Charitable Foundation Has Given $1 Million To Red Bank

  • Thursday, March 23, 2023
  • Gail Perry

This year is a landmark for the impact that the Red Bank and Soddy Daisy Charitable Foundation has made on the city of Red Bank. The check for $24,000 presented Tuesday night, brings the total to $1 million given to the city in the 32 years since the establishment of the foundation.

When the Red Bank Community Hospital was sold to Erlanger, Arnold Stulce Sr. and Sam Swope established the foundation with the proceeds from the sale. Interest on the original investment is divided between the two cities each year. The gift is meant to benefit the whole community for the betterment of the city of Red Bank. This year the foundation has specified it will be used to update the community center playground and public rest rooms there. With thanks to Tricia Baker representing the foundation, the commissioners voted to amend the budget and accept the conditions of the grant.

The public works department was authorized to apply for a Tennessee American Water environmental grant for $3,500. If received this year the grant will be used to clean up along Stringer’s Branch. This work has been done by the Red Bank public works department in the past, but this year plans are for the organization Green Steps to use the money for supplies, and the group will coordinate citizen volunteers to work along with them.

Periodically cities are required to update their codes. Red Bank has been using the international building codes from 2012. At the commission meeting, approval was given to update the building and fire codes to the 2018 versions. This will make Red Bank’s codes match the codes that Hamilton County and other surrounding municipalities have already adopted.

The ordinance regulating beer sales in Red Bank was also amended to update and modernize it. With the amendment, growlers can be sold in the city and self-pour service will be allowed. Beer can now also be sold at special events. Previously it could only be given away.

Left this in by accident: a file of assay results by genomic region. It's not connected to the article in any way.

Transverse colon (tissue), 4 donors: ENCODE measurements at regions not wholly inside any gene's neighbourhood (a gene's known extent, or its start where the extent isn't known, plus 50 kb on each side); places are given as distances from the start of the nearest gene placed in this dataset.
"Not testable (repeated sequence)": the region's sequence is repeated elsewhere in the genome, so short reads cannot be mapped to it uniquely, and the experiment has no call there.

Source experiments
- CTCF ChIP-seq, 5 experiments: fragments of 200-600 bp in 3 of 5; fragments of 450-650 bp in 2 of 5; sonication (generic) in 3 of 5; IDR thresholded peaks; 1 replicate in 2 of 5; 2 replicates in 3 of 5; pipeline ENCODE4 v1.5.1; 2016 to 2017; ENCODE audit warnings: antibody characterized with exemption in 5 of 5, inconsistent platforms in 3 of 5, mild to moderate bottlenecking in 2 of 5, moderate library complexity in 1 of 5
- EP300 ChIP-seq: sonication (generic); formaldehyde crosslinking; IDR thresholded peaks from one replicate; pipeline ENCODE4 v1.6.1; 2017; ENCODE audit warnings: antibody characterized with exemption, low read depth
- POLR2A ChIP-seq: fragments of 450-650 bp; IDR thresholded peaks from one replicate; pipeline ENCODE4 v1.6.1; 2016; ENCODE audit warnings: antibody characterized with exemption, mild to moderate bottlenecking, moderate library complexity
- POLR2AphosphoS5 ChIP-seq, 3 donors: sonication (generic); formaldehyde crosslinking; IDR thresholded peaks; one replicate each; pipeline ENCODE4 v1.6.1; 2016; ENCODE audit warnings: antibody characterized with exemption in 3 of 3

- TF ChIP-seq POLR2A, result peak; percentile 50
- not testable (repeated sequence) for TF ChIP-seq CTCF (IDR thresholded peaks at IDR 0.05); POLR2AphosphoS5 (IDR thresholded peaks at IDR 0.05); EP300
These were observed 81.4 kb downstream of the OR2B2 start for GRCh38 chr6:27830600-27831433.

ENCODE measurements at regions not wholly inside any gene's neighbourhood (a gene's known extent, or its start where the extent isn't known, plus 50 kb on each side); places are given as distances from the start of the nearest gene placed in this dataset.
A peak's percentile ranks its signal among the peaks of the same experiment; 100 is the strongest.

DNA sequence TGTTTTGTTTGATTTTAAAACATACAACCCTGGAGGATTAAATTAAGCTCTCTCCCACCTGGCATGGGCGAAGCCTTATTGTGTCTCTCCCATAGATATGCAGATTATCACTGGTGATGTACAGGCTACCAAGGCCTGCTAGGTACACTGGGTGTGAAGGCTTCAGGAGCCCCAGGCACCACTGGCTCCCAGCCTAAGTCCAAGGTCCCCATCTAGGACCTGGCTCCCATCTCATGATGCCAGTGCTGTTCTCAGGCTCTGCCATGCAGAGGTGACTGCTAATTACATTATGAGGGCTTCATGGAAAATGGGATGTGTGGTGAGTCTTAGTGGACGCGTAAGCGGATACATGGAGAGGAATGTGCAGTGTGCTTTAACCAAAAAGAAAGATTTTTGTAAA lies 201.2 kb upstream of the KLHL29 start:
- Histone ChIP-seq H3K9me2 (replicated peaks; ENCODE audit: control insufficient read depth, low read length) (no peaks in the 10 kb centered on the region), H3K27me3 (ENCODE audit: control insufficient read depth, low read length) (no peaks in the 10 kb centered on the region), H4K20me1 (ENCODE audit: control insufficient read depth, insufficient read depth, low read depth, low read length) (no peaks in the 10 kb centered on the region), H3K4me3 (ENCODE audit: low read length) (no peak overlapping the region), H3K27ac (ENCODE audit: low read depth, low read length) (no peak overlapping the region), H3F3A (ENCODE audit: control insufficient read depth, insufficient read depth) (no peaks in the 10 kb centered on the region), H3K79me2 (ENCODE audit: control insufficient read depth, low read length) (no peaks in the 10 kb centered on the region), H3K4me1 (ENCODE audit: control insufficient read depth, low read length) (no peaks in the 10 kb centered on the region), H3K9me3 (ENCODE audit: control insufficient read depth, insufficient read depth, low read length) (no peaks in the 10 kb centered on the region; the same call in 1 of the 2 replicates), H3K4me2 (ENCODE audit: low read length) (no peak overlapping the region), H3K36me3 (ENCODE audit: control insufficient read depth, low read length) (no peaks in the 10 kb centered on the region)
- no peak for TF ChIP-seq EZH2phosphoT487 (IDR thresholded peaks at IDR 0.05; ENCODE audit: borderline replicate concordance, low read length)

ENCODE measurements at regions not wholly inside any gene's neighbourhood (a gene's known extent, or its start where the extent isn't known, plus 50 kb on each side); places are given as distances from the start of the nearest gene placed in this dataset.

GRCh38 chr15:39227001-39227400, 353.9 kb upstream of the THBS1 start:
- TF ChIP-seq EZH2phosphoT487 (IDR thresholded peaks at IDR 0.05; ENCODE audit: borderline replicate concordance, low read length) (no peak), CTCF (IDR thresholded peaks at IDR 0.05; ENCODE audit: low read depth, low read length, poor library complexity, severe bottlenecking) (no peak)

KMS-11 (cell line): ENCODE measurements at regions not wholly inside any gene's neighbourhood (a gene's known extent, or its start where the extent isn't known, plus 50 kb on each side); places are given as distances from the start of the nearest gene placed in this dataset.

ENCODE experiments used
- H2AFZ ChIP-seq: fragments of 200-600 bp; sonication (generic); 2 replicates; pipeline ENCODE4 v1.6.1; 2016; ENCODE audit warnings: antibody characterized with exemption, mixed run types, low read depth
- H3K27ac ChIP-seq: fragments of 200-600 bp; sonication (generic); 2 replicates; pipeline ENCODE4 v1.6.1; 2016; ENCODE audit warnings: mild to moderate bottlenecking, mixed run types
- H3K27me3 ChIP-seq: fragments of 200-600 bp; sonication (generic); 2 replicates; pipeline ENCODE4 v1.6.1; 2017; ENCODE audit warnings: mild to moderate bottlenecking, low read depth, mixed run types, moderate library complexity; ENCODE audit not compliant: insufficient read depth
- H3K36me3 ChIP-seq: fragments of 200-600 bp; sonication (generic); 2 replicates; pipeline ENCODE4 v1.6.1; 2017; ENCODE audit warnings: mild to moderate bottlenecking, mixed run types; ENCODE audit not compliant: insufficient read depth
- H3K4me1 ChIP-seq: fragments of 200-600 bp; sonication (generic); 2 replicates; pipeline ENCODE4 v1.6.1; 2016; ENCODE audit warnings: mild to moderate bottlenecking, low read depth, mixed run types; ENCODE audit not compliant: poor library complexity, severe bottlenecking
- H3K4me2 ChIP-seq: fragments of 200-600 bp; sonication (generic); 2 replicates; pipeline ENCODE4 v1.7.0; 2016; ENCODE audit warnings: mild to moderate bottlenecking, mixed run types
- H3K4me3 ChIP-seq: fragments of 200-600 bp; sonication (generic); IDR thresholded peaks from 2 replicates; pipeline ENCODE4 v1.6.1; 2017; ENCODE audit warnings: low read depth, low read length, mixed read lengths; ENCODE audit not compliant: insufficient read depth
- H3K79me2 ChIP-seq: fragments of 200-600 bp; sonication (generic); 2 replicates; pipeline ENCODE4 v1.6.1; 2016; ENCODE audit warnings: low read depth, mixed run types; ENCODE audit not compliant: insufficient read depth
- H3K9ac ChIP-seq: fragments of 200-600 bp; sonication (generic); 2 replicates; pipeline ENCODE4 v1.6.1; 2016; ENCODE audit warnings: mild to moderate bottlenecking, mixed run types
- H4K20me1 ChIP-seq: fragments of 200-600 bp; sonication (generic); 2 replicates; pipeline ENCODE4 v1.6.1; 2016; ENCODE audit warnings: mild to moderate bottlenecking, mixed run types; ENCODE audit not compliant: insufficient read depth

The chief of police will enter into an agreement with Hamilton County and other law enforcement agencies and cities in the area to create a child protective investigative  interagency team. This has already been in effect but because new people are now involved with law enforcement in the area, the agreement needs to be signed again by all.

City Manager Martin Granum reported that Red Bank staff members have met with the Trust for Public Land to walk the White Oak Connector Trail in preparation for its final acceptance. He said the new trail is substantially complete and it is already heavily used. The city will add amenities such as pet waste stations, trash bins and benches along the path.

Noise complaints caused by school buses have been coming from neighbors near the former White Oak  Elementary School. They are being addressed by Hamilton County schools, by relocating them, when school resumes after spring break, said the city manager.

The new Red Bank Cemetery Citizens Advisory Board will meet for the first time on Saturday at 9-10:30 a.m. at the entrance to the Red Bank Cemetery. The city manager said that the public works department has already secured an arborist to do an inventory of the trees and to advise the city how to care for them. A survey of the property lines around the cemetery will also be done.

Mayor Hollie Berry said the next food pantry in the city will be April 6 at the Red Bank United Methodist Church from 4:30–6 p.m. Vice Mayor Stefanie Dalton reported that the topic of most interest to Red Bank at the recent TML meeting was the shared sales tax that cities around Tennessee would like a share. In 2002 an additional one cent was added to the state sales tax that year and the increase was kept by the state. She said that had the city been receiving money from this added amount during the last 20 years, Red Bank would have collected an additional $220,000. She urges residents and business owners in the city to contact their local legislators asking them to support sharing that money with the municipalities.

Commissioner Jamie Fairbanks Harvey said she will hold her next “listen and learn,” on April 17 at Mr. Burrito from 6-7 p.m. Commissioner Pete Phillips said planning is taking place for the Red Bank Festival that will be on the first Saturday in May. And Commissioner Hayes Wilkinson asks for residents who have children’s bikes that are not used, to donate them to the White Oaks Bicycle Co-op.

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